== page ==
Changes in gestational diabetes testing
One of the many changes in health care practices at the Royal Brisbane and Women’s Hospital (RBWH), accelerated by COVID-19, was testing for gestational diabetes.
Gestational diabetes mellitus (GDM) is diagnosed following a fasting oral glucose tolerance test requiring pregnant women to sit for 2-3 hours in a pathology laboratory. The emergence of COVID-19 severely impacted this option.
During planning for the pandemic, RBWH researchers were able to mesh local data with urgent healthcare priorities, to spearhead GDM screening and diagnosis changes. The new algorithm minimised the risk of virus exposure for these women, and subsequently reduced the burden on the health system.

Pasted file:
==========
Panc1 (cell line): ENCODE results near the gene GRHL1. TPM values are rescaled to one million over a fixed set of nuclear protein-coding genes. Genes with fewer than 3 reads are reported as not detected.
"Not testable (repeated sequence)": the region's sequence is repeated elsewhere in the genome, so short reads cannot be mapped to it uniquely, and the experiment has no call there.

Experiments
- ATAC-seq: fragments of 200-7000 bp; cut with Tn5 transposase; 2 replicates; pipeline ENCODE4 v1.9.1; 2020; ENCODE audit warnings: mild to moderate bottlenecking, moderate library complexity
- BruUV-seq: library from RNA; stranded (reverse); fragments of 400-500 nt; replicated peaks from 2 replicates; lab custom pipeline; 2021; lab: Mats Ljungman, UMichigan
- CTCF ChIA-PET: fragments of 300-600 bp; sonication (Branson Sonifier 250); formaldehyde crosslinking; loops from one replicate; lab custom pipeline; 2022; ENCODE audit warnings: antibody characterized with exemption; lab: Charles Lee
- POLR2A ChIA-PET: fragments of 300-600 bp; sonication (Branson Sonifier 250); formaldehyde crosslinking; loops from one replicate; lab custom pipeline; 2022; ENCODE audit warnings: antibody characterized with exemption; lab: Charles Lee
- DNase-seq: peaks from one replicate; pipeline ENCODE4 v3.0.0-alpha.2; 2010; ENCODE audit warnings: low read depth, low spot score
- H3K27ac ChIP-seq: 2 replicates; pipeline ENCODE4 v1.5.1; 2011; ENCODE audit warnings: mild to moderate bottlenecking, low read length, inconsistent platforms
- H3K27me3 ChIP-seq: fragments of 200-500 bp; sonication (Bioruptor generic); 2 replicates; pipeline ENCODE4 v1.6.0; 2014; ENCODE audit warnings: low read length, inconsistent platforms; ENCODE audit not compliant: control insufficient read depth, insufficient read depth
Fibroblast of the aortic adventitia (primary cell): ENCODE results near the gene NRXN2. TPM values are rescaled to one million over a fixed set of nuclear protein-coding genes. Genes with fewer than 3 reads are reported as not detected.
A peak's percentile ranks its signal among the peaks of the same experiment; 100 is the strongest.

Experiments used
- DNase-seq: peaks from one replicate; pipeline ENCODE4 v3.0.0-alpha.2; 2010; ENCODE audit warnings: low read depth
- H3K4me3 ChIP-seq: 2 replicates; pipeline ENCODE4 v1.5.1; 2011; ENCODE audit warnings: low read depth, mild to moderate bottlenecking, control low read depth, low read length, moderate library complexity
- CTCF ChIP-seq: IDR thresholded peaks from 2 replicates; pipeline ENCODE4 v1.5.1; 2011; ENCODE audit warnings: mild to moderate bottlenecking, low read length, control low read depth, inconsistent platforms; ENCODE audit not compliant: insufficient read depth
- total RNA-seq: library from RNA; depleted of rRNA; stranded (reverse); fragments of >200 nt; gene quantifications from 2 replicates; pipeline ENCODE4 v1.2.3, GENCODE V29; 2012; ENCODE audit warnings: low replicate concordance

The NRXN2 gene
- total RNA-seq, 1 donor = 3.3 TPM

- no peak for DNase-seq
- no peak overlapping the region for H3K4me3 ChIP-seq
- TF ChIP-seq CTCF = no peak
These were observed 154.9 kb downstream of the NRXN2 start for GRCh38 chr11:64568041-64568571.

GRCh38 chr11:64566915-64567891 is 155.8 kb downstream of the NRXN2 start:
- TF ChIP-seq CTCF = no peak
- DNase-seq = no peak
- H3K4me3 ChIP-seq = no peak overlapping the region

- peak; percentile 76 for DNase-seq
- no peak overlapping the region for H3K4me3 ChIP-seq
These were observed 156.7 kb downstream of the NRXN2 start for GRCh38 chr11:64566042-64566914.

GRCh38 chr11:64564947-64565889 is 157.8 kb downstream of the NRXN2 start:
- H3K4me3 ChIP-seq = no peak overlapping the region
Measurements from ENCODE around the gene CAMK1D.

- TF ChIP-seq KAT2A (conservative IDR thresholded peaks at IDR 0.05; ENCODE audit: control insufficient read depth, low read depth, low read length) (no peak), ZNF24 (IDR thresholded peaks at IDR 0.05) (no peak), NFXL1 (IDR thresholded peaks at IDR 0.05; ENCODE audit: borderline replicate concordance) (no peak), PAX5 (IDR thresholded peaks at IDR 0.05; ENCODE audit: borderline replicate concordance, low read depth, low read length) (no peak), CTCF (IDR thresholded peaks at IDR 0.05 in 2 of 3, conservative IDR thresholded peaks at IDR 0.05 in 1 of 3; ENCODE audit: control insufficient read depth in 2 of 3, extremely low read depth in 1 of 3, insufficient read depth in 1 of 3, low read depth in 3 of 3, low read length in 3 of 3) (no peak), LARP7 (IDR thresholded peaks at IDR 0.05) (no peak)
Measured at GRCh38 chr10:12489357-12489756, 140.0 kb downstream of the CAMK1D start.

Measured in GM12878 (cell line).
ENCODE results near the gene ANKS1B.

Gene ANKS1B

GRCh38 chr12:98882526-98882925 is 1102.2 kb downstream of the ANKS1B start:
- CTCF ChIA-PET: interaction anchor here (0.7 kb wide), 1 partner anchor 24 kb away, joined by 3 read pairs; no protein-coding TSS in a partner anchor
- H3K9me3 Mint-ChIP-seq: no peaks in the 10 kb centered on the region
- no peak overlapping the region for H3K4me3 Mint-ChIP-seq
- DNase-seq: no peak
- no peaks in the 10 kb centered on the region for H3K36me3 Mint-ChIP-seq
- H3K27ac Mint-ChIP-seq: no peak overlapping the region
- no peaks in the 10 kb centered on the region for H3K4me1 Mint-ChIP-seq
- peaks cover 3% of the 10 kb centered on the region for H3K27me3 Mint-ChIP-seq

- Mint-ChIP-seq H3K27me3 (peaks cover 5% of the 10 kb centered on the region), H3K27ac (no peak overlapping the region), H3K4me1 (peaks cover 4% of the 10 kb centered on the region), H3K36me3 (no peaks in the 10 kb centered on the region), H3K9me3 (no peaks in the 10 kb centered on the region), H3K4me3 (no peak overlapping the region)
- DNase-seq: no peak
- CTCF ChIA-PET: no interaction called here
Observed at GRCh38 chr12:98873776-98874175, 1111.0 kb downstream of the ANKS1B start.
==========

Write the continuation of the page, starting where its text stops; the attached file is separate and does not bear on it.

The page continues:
The change was regarded as so practical, sensible and evidence based, that it was incorporated into the Queensland Clinical Guidelines. These guidelines also went ‘viral’ and at the request of clinicians around Australia were adopted by the Australasian Diabetes in Pregnancy Society.
These changes have been to the beneﬁt of every pregnant woman in Australia and have the potential to permanently alter the course of GDM screening on a global scale.
This project will use data linkage and qualitative methods to assess the impact of these changes to see if this screening model could be adopted permanently.
Dr Susan de Jersey
Clinician Research Fellow
Metro North Hospital and Health Service
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